The size and scale of these building projects reveals the immense ambition that motivated Qin Shi Huang , China’s first emperor and the founder of the Qin Dynasty. Like other authoritarians, he strove to highlight his greatness and pay tribute to the magnificence of his achievements through architecture, building vast and imposing monuments that would endure for eternity and help ensure his place in history.

Xu Weihong working on a vase found at the ancient Xianyang site. (Zhang Xiping / China Daily)

Xu Weihong working on a vase found at the ancient Xianyang site. (Zhang Xiping / China Daily )

The Archaeologists Also Found Huge Buildings And Avenues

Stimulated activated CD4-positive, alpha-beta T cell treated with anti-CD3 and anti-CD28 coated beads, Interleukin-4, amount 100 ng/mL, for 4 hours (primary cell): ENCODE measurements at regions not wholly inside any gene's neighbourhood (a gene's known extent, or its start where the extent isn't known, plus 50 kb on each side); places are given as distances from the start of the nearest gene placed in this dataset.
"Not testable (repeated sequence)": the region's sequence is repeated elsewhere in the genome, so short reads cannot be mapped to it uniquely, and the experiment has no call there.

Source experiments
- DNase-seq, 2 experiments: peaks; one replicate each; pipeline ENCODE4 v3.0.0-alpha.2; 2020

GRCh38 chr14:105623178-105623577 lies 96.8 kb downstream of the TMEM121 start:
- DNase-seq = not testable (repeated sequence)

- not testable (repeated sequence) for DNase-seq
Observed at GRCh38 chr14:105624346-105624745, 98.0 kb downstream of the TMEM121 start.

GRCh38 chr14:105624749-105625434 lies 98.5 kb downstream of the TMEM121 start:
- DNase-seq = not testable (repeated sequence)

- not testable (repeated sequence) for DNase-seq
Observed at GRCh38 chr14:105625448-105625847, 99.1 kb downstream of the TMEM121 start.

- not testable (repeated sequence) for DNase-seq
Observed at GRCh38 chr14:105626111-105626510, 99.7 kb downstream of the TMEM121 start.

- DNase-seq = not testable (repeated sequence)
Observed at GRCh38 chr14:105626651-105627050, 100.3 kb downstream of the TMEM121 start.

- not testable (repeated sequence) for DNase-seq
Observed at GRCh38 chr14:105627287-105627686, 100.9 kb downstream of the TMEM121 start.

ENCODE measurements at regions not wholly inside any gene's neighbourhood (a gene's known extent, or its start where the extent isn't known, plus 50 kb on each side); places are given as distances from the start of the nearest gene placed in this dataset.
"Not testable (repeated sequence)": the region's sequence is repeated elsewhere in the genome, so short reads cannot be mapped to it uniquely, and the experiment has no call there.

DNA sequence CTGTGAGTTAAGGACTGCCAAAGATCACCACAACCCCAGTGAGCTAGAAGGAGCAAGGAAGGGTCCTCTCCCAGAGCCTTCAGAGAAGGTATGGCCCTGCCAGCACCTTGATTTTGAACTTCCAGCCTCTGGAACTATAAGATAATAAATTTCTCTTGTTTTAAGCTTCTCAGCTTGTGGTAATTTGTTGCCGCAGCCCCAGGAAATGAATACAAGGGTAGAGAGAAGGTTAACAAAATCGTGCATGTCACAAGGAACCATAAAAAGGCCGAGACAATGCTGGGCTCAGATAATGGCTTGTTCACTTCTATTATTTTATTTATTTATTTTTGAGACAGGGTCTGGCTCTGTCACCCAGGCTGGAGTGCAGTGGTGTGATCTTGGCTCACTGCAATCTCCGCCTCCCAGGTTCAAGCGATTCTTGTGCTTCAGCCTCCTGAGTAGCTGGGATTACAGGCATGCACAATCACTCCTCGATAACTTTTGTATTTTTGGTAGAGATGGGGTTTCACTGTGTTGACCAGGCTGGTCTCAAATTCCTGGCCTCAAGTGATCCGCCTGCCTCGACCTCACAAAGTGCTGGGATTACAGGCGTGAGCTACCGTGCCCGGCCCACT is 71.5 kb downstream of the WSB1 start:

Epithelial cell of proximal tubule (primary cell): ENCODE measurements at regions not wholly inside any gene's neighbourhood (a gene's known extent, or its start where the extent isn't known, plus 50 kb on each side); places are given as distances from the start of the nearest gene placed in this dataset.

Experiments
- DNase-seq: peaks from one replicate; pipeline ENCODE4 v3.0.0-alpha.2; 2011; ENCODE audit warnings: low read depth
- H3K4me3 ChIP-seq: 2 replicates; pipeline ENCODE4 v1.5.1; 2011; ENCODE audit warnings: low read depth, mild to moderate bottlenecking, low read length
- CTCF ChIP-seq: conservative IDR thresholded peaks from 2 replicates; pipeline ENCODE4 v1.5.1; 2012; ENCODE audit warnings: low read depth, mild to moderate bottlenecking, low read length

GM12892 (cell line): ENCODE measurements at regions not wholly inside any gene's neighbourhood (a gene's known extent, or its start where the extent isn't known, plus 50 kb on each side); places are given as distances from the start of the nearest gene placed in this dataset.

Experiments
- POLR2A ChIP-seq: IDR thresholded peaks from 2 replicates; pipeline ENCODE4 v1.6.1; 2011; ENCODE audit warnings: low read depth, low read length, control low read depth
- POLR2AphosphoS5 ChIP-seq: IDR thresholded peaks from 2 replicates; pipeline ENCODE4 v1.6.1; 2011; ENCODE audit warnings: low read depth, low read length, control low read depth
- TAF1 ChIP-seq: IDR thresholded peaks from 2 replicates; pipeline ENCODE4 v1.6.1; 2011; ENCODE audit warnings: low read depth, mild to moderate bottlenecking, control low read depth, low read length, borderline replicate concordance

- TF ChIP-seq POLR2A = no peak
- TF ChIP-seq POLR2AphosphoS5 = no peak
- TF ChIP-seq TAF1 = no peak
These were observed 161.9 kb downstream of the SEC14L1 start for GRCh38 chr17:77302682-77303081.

One of the ancient city’s prime palaces was discovered just a few hundred meters to the north of the main archaeological workstation. This three-story grand edifice was constructed on a massive elevated platform built on tons of impacted earth.

"On the first floor there were winding corridors,” said Xu Weihong, the lead archaeologist in the Shaanxi Academy project. “The second floor was home to smaller rooms, while the third floor housed the main hall of the palace, which covered more than 60 square meters. Wall tiles and washbasins have been found on the second floor … we can see the huge scale of the palace and gain a sense of just how luxurious it was.”

Another important discovery was the ancient city’s main street, called “Empire Avenue” by Xu, which was unearthed in 2018. It was approximately 165 feet (50 meters) wide, and covered with a multitude of imprinted wagon tracks that revealed the heavy traffic load it must have borne on any given day. Two other long, wide avenues that passed through ancient Xianyang have also been found, verifying that the city was indeed a hectic and busy place.